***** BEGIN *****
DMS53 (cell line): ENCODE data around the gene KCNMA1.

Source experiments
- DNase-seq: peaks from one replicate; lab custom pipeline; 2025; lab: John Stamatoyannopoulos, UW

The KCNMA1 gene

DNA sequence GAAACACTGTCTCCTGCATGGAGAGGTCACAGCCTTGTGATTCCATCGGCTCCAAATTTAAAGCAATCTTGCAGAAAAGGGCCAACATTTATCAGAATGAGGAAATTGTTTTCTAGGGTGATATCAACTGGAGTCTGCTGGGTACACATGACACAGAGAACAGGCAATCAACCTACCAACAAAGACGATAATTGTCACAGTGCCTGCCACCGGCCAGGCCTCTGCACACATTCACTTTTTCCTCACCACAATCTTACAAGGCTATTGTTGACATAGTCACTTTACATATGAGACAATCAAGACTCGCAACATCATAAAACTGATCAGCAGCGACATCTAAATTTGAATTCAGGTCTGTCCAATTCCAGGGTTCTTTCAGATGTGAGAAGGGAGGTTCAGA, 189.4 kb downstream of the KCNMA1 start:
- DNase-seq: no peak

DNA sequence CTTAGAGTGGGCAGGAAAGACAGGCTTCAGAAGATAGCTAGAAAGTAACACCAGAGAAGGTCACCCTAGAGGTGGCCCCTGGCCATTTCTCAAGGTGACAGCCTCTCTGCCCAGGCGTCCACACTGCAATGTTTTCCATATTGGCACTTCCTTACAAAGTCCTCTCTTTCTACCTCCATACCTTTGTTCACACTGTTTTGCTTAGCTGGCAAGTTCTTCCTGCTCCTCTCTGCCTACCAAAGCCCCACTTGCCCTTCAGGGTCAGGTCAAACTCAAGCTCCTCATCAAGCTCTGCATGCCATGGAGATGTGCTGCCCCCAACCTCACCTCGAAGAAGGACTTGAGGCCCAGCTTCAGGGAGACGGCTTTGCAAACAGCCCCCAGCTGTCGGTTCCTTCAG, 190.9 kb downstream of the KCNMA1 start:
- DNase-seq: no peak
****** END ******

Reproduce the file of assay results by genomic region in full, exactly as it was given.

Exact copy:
DMS53 (cell line): ENCODE data around the gene KCNMA1.

Source experiments
- DNase-seq: peaks from one replicate; lab custom pipeline; 2025; lab: John Stamatoyannopoulos, UW

The KCNMA1 gene

DNA sequence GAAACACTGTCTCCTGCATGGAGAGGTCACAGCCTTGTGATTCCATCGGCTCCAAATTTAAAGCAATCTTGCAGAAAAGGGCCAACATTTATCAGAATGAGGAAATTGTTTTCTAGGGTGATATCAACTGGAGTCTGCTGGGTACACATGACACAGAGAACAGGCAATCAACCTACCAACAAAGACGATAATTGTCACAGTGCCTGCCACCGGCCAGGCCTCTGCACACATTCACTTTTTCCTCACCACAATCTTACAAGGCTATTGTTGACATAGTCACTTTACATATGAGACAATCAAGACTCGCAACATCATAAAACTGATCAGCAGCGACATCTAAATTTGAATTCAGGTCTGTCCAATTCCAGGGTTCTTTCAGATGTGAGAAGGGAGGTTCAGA, 189.4 kb downstream of the KCNMA1 start:
- DNase-seq: no peak

DNA sequence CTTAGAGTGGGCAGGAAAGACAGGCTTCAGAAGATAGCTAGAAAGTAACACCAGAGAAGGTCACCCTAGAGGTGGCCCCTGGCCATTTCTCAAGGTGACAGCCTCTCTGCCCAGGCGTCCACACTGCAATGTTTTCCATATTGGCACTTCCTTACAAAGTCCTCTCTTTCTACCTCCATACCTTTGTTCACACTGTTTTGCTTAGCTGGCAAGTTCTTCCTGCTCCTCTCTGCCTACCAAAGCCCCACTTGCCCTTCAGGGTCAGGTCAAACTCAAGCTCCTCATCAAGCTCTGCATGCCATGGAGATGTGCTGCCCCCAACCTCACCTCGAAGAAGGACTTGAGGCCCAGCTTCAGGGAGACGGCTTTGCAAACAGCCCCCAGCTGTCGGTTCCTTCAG, 190.9 kb downstream of the KCNMA1 start:
- DNase-seq: no peak